Stamps (Photo credit: London Permaculture)
In my previous post I provided an overview of what stamp collecting was about and the plus side of being a stamp collector. That post was primarily an objective look at the hobby and a general look at stamp collecting as a part of my life. This post will provide a closer look at my adventures as a stamp collector.
One doesn't usually think of stamp collecting as an adventure, but when you're a kid anything and everything can be an adventure. This is especially true when you receive a brand new boxed something or other labeled as a "kit" or "set". This mystery package is like a treasure chest waiting to be opened. I was thrilled when I received my first stamp collecting kit in 1960 when I was in the third grade.
My Discoverer Stamp Album kit provided everything I needed to get started as a stamp collector. The adventure began on the floor of my bedroom in the Clairemont Mesa neighborhood where my family lived in San Diego, California. I spent hours poring over that first packet of stamps and mounting them in my new album. I carefully studied the accompanying guide book to learn about the proper way to handle stamps and how to identify where they were from. I learned professional philatelic terms like perforations, watermarks, and plate blocks. Within several days I felt like I was becoming a professional stamp collector.
As with any collecting hobby, my adventure had now become a quest. I made regular visits to the Rasco Five and Dime store at the nearby Quad shopping center. This was the first store where I found a display of stamp collecting supplies. Whenever I was in Rasco's I would look through the packets of stamps to see which ones I would buy when I had enough money, If I had the money I would buy as many packets as I could afford. Little by little I began building a sizable collection.
When the Mission Valley Shopping Center opened in 1961, an amazing new world of stamp collecting was opened to me. The May Company department store had a complete philatelic department with stamps displayed in glass counters like jewelry. There were actual clerks who had expert knowledge in the field of stamp collecting. By this time I was a much more experienced collector, yet I was still a kid in the world of the stamp pros.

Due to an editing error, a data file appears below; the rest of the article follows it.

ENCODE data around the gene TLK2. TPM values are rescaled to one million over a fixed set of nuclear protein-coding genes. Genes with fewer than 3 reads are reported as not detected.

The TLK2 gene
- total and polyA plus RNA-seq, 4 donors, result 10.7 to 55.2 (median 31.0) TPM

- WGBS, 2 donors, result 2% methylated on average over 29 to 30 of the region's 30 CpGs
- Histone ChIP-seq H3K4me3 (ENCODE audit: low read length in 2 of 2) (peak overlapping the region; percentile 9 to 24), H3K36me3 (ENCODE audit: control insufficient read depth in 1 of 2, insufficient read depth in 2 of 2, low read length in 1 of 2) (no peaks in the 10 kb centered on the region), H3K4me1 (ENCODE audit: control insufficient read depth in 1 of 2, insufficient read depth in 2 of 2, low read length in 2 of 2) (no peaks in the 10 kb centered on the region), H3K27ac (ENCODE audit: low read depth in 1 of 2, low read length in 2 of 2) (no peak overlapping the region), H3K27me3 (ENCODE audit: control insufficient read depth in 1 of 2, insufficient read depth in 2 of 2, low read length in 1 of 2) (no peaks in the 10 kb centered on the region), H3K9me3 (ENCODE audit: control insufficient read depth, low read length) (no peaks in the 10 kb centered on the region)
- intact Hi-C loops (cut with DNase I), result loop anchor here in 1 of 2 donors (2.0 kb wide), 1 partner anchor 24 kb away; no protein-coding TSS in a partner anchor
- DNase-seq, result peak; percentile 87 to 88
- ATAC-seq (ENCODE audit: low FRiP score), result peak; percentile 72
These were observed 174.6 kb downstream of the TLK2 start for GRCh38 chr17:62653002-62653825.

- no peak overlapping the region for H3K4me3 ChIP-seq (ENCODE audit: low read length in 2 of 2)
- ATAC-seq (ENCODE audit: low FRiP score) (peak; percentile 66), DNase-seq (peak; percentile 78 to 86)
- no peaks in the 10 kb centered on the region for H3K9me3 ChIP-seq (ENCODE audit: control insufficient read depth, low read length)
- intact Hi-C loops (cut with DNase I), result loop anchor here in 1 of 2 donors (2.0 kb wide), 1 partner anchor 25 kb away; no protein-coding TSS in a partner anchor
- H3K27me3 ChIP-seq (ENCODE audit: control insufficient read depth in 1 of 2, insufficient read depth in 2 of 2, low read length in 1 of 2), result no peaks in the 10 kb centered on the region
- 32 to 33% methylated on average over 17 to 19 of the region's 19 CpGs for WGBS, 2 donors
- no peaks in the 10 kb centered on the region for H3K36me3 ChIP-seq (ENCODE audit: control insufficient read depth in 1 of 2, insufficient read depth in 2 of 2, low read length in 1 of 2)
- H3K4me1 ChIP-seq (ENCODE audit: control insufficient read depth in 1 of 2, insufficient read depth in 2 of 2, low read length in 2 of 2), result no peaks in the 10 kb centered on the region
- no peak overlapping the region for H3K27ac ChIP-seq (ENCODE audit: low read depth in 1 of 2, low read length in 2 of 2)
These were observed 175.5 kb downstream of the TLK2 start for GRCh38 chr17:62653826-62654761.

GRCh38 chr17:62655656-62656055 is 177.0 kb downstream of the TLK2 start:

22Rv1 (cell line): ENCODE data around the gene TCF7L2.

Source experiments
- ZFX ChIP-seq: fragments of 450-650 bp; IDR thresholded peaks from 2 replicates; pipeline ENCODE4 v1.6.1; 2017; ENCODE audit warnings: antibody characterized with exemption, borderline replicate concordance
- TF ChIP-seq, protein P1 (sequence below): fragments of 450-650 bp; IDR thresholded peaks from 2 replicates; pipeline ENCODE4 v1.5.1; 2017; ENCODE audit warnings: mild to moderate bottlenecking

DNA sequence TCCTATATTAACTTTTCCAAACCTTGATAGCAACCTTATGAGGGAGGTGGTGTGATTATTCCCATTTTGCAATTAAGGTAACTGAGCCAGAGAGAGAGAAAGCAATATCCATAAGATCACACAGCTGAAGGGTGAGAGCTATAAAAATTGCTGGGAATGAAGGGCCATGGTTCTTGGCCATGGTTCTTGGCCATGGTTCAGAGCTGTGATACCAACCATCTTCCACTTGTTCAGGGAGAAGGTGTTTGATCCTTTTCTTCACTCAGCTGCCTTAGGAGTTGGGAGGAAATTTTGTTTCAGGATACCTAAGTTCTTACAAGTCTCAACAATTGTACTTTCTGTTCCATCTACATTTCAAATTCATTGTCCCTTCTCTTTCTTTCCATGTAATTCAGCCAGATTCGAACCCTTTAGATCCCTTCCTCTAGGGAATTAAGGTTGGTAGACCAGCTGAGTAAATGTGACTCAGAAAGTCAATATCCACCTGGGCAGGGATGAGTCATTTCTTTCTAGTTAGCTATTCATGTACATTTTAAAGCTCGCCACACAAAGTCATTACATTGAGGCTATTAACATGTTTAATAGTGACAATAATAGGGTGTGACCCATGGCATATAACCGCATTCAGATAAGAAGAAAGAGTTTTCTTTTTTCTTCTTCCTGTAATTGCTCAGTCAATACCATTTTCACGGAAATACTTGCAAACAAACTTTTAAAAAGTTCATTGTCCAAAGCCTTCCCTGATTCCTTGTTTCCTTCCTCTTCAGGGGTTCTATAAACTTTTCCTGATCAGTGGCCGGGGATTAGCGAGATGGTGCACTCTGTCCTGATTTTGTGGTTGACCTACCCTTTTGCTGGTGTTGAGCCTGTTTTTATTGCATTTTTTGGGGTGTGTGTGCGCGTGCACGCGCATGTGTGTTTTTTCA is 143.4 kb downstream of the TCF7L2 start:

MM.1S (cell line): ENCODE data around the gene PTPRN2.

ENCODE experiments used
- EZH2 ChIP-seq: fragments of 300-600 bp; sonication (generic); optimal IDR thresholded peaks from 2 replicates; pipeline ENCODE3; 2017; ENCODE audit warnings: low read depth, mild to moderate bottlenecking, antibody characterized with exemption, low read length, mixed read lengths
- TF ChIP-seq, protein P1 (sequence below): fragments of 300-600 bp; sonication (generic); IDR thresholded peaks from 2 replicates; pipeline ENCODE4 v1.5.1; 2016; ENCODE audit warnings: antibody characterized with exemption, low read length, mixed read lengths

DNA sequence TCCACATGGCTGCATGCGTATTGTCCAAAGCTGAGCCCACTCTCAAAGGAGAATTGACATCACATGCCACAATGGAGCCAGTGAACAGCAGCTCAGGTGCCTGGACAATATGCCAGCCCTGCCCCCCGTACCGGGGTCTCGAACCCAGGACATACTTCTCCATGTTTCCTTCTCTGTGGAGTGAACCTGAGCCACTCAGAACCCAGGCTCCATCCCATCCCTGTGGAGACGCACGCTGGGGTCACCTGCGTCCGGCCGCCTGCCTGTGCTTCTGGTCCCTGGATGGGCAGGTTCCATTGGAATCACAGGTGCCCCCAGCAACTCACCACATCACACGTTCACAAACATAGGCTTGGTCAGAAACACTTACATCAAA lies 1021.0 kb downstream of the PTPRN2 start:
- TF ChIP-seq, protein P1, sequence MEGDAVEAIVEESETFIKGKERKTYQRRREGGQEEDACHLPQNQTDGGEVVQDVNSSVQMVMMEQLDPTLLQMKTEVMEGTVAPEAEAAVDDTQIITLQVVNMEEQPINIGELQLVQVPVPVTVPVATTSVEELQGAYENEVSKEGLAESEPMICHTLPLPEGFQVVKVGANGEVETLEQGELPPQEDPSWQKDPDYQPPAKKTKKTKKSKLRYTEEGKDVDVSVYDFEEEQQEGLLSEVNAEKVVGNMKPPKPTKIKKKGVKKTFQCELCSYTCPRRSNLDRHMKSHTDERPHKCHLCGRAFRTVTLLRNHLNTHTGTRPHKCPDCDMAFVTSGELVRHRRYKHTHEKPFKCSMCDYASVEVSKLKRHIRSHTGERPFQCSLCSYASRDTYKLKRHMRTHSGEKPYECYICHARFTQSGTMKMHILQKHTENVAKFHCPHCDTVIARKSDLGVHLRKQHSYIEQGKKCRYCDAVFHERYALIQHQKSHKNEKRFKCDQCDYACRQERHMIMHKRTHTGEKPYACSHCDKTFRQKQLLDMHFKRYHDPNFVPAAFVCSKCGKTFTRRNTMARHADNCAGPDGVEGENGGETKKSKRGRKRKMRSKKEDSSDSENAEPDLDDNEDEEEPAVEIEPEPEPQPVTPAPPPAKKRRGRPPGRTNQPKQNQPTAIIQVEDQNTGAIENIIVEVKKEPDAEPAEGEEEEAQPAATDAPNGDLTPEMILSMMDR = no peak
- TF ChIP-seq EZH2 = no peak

I always looked forward to my mother's trips to the Mission Valley Center (the term mall hadn't fallen into general use at that time). She would leave me at the philatelic department where I would stay until she was done with her shopping. Perusing the stamps on display I would make up my wish lists of the stamp sets I would hope to get for Christmas or buy with money I would be getting. The stamp prices here were higher end than those inexpensive packets at Rasco's, but this was real stamp collecting--complete sets, mint (unused) stamps, and harder to find stamps. My collection was becoming bigger and I had graduated to a much nicer hard cover stamp album. The larger selection offered by the May Company was now what I needed.
Wherever I went I was always on the lookout for places that sold stamps. I still recall the surprise of finding a box of assorted stamps at a penny a piece at a tacky souvenir store in Tijuana, Mexico. I bought several on that visit and since we went to the border town with some frequency I would usually return to see what new gems they had in the box.
Later, after we had moved to Northern Indiana in 1963, on one of our juggling performance trips playing county fairs, we stopped in the small town of Rush City, Minnesota. The only store open downtown--there really wasn't much of a town--was an old general store that had probably been there since the early part of the century.
Inside it was musty smelling and dimly lit. The place looked frozen in the past like no one had been there in decades. I don't know if the place was intended to be an antique store, but much of the stock on the shelves could probably be classified as antique. A congenial old man who was probably the owner was the only one there. While my parents looked about, I was drawn to some shelves along one wall and as though by instinct I found a cigar box filled with old stamps. They were four cents each--more expensive than the Tijuana store offered--but they were older stamps that made them more valuable.
I bought about twenty of the stamps that appealed to me the most. I don't know if I got a good deal or not, but I'm pretty sure they were worth more than I paid for them. They went back into my collection which was now fairly substantial--several thousand stamps mounted in six albums with many others tucked away in glassine envelopes stored in file boxes.
I had a very neatly organized collection. And this is how it remains. I stopped actively collecting in high school, but my interest has continued. One day the adventure may resume. But it was a fun adventure while it lasted.